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International B2B tech PR: Bolstering a US company’s UK media success


Written by Mike Greenshields

Earlier this year we spoke to our colleagues in some of Europe’s key tech markets to get the inside track on what it takes to really succeed with international B2B tech PR in those countries.

The advice was designed to help anyone planning to kick start their pan-European PR efforts and we covered Germany, France, Spain and the Netherlands with a range of insights on local market concerns.

Much of the interest we saw came from the US, so this new addition to the series covers some of the key tactical differences between approaches to UK and American B2B tech PR.

These are designed to highlight why things differ – often for very practical reasons – and how to best overcome them to make your next UK PR push a greater success.

Newswire = snoozewire

Newswire distribution is used much more frequently by US tech companies than those from the UK. While it can help to spread stories to certain types of sites, it does little in the UK to drive quality exposure. In fact, it can prove costly and inefficient.

The UK media is deeply cynical. If journalists see a story on a newswire, it’s already old news for them. They have no incentive to invest time in developing their own story for publication.

So, don’t rely on a newswire to drive the results you need to see.

Tailored distribution tactics are more effective with UK journalists. They want something their competitors don’t have.

Exclusives and targeted pitching are far more impactful than mass distribution. Sometimes a compelling press trip might even offer the best route.

That’s not to say there’s never a place for the newswire in your distribution strategy. Sometimes it can pay off. But don’t default to it. Take the advice of your local PR team to determine whether it’s the right vehicle to achieve your desired objectives.

Burying the lead

Sometimes a US originated press release requires a great deal of work to adapt it for the needs of UK media.

Much of this is structural. Many US-led releases focus on what the company wants to say, and it’s rare this is even close to what the intended audience (journalists, not investors) needs to see.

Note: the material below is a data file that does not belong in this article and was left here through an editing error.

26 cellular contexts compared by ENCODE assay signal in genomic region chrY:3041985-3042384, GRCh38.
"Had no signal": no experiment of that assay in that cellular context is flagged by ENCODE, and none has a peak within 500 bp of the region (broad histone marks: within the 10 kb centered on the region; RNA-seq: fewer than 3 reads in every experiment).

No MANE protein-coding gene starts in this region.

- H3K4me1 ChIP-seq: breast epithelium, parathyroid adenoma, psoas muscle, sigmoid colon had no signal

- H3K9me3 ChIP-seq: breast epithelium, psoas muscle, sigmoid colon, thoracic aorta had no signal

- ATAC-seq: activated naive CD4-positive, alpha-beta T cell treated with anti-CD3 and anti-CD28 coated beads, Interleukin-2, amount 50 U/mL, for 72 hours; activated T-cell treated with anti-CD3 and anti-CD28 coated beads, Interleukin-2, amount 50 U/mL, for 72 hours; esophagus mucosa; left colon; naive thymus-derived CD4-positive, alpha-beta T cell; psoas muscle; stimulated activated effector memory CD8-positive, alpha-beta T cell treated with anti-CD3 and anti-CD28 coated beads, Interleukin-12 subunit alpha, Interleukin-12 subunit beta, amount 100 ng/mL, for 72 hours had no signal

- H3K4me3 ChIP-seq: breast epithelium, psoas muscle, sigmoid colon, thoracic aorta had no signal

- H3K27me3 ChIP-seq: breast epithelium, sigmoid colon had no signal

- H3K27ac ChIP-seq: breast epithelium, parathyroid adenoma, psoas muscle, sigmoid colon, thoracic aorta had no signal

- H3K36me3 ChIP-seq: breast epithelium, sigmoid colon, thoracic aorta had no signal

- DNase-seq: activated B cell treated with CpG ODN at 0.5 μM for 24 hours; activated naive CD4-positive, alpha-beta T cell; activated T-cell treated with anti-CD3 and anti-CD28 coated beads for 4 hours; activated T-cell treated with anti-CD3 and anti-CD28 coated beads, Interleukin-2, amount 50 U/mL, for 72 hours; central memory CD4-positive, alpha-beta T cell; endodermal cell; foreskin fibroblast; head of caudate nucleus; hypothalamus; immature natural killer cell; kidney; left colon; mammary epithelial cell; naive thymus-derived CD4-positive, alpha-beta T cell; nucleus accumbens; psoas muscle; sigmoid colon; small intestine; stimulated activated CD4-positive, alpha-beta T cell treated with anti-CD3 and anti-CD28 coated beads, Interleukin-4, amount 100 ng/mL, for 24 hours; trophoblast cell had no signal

The releases tend to address where the company is based, what it specialises in, who it is a subsidiary of, NASDAQ listing number, etc. and only after this does the story start. Sometimes this structure stems from legal or regulatory necessity, but it results in the exact opposite of what UK journalists want to see.

The story is king in the UK. You have seconds to capture an overstretched UK journalist’s attention. The more work they have to do to wade through corporate lingo, the less likely it is to result in the headlines (if any at all).

Work with your local PR team to develop a story that works for the UK market. If you have restrictions around how you are expected to issue announcements, develop a plan that can give the story the best chance of standing up on its own merits. But don’t just issue the release as is to the local media. It won’t help your cause.

Killer KPIs

Because of some stark differences in attitude, structure and size of the UK tech media, it’s incredibly rare that the same KPIs used Stateside can work locally.

The UK tech media is far less populous than its US counterpart, often operating on near skeleton staff. There are fewer publications to target and a fraction of the people there to pick up on the stories.

However, where the UK wins out is the opportunity for high quality, focused results.

Developing a top 10 list of your top tier targets is key, and building a plan to hit each of them at various points in the year can be a far more effective approach than either a scattergun approach or focusing exclusively on national media outlets.

It also helps you to build stronger working relationships with the press that matter most to your target audience, opening doors to other future opportunities for coverage.

KPIs that enable this approach will still stretch your UK PR team, but it’s a far more effective approach to adopt.

Over-sharing

I’ve known US agencies to send decks of research behind a report to media. On the one hand this transparency is admirable. However, the flip side is it leaves the journalist with the task of interpreting the data IF they want to write a story.

Furthermore, sharing the full deck from the get-go significantly lessens the likelihood of the headlines you had envisioned from appearing, as individual journalists are likely to adopt their own angle on the data.

For UK media that’s an obstacle. If a journalist asks for the full research deck, you should be able to share it, sure. But your starting point should be presenting the strongest story that the data tells to them in your announcement.

It might seem obvious to some, but rather than blanket distribution of the full report, combine strong data with the right story and target the right media. You’ll stand much more chance of generating the headlines you want to see.

If you’ve found this information helpful, take a look at some of the tips our partners gave us on managing PR in other European countries.